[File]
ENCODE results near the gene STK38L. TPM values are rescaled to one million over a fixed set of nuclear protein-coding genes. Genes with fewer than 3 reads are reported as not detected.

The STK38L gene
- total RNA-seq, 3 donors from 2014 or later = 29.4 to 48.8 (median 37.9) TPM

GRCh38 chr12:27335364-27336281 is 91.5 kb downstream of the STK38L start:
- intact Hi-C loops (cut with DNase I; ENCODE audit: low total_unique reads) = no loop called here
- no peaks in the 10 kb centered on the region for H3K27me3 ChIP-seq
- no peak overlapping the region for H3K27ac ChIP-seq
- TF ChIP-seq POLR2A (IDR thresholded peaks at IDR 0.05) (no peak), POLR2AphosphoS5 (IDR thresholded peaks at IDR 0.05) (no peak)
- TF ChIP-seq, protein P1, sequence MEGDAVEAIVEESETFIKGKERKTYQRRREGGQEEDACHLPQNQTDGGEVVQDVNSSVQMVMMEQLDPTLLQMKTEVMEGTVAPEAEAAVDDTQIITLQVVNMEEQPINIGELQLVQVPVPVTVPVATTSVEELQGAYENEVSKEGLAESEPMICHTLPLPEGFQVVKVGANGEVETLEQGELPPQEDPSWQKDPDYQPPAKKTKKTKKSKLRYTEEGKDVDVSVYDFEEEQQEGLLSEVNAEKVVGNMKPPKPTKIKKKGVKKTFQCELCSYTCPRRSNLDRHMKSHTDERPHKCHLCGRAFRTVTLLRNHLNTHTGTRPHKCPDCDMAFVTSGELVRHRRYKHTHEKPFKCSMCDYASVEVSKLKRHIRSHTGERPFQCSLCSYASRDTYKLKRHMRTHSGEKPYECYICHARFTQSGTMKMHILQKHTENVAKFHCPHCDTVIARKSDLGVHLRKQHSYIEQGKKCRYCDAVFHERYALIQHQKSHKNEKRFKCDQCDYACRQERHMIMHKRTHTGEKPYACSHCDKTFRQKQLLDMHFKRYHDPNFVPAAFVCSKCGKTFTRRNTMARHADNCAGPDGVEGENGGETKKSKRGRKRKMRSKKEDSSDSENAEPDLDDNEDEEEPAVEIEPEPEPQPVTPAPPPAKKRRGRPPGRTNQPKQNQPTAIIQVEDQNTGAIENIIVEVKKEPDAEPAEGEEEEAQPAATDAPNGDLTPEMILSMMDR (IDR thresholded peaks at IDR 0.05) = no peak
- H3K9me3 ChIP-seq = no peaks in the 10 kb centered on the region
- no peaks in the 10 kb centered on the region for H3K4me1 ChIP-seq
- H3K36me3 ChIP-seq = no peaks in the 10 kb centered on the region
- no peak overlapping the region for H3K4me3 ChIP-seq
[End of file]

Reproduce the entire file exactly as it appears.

ENCODE results near the gene STK38L. TPM values are rescaled to one million over a fixed set of nuclear protein-coding genes. Genes with fewer than 3 reads are reported as not detected.

The STK38L gene
- total RNA-seq, 3 donors from 2014 or later = 29.4 to 48.8 (median 37.9) TPM

GRCh38 chr12:27335364-27336281 is 91.5 kb downstream of the STK38L start:
- intact Hi-C loops (cut with DNase I; ENCODE audit: low total_unique reads) = no loop called here
- no peaks in the 10 kb centered on the region for H3K27me3 ChIP-seq
- no peak overlapping the region for H3K27ac ChIP-seq
- TF ChIP-seq POLR2A (IDR thresholded peaks at IDR 0.05) (no peak), POLR2AphosphoS5 (IDR thresholded peaks at IDR 0.05) (no peak)
- TF ChIP-seq, protein P1, sequence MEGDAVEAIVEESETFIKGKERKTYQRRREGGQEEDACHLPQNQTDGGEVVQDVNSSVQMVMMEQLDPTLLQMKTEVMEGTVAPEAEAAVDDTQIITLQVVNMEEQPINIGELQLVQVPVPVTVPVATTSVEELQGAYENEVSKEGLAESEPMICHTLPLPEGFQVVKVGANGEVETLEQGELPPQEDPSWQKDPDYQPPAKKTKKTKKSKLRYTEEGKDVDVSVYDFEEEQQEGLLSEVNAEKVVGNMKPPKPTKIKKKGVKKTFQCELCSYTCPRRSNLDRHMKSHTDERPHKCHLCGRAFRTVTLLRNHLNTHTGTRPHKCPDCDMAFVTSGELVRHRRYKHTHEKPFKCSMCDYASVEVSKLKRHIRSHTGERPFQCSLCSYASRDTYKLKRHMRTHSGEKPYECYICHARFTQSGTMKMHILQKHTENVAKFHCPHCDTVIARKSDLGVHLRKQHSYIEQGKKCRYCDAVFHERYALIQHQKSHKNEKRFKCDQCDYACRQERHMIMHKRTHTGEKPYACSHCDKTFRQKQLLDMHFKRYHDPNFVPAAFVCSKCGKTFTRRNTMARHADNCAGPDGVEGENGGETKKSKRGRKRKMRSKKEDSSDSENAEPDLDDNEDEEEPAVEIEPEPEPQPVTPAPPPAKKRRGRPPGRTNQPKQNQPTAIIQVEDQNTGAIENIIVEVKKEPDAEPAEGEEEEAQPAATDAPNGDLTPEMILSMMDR (IDR thresholded peaks at IDR 0.05) = no peak
- H3K9me3 ChIP-seq = no peaks in the 10 kb centered on the region
- no peaks in the 10 kb centered on the region for H3K4me1 ChIP-seq
- H3K36me3 ChIP-seq = no peaks in the 10 kb centered on the region
- no peak overlapping the region for H3K4me3 ChIP-seq